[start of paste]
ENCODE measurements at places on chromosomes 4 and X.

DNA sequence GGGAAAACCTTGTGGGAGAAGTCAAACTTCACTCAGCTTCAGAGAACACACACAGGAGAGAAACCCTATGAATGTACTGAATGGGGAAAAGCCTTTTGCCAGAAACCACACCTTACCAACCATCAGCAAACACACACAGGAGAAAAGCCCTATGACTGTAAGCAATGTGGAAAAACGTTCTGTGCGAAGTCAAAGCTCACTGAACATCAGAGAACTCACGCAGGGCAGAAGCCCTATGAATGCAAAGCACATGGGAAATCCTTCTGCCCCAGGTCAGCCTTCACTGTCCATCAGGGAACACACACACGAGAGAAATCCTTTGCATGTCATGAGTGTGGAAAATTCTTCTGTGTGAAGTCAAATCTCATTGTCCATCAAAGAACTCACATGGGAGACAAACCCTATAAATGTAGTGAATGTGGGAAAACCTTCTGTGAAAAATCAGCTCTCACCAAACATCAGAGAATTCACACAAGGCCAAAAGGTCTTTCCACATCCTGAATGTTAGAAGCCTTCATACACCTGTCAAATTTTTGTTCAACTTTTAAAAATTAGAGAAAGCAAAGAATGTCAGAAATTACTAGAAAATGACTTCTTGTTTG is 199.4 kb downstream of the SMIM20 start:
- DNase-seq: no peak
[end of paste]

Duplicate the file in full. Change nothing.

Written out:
ENCODE measurements at places on chromosomes 4 and X.

DNA sequence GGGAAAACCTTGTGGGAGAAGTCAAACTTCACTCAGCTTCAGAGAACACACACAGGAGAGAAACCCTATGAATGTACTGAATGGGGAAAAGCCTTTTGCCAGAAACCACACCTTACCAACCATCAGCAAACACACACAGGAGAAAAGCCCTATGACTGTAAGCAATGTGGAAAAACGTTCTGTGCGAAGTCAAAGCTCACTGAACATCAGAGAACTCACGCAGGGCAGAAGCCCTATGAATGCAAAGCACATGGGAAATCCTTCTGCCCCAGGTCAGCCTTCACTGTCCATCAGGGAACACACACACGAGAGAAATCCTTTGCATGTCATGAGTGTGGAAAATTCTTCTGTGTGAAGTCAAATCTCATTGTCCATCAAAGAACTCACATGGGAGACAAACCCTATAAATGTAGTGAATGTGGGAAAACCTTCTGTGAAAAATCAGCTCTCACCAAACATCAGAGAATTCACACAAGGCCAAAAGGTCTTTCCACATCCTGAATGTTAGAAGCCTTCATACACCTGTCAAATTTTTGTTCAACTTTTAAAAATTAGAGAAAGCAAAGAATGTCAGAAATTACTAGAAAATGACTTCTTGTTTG is 199.4 kb downstream of the SMIM20 start:
- DNase-seq: no peak